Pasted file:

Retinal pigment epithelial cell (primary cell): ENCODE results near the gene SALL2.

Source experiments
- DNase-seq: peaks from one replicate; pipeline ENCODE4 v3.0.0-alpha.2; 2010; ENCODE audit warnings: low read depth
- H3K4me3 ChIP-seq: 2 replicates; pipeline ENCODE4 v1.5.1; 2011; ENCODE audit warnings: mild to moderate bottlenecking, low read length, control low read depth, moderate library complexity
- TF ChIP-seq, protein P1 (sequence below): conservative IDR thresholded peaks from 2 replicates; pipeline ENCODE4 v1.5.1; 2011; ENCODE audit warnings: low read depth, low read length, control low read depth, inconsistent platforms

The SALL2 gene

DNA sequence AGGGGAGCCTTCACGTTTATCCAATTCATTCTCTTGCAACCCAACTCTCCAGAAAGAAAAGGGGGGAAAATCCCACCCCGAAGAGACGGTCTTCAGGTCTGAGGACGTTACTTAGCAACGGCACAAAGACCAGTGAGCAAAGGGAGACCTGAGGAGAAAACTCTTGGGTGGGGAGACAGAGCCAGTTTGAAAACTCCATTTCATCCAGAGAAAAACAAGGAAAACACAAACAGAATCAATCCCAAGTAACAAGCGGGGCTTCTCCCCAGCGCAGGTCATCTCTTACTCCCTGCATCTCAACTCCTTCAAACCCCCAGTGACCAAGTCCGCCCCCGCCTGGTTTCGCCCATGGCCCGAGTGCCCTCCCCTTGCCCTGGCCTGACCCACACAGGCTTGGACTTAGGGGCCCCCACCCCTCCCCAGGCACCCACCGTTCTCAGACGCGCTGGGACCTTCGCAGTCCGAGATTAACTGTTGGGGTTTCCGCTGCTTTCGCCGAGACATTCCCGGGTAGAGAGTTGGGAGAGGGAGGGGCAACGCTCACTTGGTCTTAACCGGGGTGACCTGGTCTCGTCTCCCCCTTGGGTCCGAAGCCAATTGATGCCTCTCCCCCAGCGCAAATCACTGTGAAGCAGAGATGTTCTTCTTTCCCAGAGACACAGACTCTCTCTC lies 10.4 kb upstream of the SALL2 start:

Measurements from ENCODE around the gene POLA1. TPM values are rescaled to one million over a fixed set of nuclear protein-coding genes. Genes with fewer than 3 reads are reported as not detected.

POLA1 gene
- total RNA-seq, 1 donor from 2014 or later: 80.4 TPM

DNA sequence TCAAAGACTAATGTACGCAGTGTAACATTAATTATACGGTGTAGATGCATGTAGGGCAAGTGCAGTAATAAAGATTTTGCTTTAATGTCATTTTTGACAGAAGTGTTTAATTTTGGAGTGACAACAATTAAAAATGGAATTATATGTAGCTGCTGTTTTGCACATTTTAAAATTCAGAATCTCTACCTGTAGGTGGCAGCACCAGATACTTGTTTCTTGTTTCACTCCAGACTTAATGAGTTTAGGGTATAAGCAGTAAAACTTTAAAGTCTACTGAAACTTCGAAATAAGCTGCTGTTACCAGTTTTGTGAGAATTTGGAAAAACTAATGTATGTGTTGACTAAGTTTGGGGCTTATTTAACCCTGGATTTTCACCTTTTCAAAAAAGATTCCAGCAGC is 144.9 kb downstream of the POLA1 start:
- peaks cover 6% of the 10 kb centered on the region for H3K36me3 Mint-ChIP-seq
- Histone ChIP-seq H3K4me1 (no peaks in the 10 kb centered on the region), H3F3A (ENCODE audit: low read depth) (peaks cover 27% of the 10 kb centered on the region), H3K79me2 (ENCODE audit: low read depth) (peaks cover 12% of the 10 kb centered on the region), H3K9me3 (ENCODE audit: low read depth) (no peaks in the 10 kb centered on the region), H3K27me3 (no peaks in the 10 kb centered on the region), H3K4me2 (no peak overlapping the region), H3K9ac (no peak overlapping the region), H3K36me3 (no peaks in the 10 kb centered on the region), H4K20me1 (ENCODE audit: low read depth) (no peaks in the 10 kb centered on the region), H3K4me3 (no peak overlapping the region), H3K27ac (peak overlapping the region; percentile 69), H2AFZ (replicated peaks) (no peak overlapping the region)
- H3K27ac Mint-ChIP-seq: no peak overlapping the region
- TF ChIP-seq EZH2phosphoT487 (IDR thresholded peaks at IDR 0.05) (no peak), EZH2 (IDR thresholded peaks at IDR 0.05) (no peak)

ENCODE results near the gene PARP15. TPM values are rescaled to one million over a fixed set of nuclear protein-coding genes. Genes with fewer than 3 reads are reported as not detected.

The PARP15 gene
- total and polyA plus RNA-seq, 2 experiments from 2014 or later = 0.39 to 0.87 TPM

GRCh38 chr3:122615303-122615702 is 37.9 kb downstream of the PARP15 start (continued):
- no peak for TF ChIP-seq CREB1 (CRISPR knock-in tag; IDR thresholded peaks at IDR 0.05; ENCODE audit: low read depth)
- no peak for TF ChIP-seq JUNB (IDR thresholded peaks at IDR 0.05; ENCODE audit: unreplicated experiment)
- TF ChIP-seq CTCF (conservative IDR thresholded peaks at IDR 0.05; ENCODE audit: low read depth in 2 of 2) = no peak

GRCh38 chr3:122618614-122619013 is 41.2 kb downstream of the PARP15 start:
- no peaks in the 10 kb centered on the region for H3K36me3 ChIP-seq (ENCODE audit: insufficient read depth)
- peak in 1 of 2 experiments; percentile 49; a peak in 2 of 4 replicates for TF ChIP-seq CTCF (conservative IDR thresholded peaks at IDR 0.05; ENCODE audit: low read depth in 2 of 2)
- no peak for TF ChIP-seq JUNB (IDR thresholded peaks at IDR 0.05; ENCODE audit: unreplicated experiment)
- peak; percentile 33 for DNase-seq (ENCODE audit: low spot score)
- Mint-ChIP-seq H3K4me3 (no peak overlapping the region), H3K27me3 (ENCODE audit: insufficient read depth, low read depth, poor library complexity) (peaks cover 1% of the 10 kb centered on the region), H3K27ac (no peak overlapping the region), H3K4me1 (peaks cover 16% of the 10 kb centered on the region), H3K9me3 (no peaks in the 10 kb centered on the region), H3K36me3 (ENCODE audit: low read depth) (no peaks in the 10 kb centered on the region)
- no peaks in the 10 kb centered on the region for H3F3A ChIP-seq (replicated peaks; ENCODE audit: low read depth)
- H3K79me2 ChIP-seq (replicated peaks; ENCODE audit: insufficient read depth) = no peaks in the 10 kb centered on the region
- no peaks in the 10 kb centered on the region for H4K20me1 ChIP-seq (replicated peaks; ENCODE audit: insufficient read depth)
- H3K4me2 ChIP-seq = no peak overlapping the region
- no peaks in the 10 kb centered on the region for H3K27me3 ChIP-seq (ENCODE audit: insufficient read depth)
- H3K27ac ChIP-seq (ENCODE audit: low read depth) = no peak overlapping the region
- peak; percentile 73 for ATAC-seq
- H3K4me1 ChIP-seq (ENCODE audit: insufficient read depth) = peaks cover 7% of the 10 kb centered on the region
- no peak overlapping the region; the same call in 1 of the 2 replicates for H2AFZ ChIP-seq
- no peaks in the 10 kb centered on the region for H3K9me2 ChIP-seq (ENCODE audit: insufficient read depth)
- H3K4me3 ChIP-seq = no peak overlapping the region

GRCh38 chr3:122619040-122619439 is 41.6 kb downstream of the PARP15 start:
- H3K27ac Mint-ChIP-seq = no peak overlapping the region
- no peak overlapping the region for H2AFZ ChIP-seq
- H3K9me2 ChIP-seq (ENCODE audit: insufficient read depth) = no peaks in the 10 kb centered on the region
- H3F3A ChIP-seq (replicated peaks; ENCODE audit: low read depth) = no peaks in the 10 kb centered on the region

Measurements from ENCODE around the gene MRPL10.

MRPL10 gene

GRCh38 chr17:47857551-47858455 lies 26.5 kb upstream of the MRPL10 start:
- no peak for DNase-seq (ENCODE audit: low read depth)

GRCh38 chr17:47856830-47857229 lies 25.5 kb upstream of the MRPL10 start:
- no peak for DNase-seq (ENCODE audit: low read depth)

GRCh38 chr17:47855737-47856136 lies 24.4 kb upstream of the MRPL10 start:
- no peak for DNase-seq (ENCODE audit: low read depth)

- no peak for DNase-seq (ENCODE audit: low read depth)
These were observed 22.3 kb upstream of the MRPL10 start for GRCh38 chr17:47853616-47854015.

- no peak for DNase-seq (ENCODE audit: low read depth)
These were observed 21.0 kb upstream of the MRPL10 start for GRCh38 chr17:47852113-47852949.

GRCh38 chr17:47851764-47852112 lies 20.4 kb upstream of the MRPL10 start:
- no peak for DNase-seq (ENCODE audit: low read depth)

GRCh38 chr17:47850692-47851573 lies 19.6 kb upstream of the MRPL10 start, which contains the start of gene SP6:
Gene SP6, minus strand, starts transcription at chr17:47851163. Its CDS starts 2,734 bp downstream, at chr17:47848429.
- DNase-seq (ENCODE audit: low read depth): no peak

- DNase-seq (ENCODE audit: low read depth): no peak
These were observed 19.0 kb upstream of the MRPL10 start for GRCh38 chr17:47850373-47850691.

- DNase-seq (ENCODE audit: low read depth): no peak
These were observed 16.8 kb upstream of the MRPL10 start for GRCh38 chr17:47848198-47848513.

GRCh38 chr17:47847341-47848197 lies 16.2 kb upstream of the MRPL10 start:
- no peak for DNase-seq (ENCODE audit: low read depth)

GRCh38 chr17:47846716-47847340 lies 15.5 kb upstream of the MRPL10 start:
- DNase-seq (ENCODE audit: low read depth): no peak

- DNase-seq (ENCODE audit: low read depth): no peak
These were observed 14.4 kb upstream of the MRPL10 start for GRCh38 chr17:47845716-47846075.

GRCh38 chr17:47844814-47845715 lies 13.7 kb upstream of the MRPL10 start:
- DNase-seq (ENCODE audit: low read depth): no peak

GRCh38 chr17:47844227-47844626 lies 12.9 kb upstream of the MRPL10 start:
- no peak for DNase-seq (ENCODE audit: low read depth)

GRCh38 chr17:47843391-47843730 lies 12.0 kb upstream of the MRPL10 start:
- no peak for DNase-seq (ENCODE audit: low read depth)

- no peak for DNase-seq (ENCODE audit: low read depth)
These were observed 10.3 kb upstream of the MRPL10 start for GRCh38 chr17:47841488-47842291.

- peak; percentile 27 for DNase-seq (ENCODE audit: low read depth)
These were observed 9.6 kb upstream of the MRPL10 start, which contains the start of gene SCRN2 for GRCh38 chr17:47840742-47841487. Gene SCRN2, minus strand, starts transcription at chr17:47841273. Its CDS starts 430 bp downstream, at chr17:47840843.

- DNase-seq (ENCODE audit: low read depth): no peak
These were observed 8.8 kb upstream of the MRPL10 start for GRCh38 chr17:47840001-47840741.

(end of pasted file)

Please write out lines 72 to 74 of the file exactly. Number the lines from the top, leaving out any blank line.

GRCh38 chr17:47844814-47845715 lies 13.7 kb upstream of the MRPL10 start:
- DNase-seq (ENCODE audit: low read depth): no peak

GRCh38 chr17:47844227-47844626 lies 12.9 kb upstream of the MRPL10 start: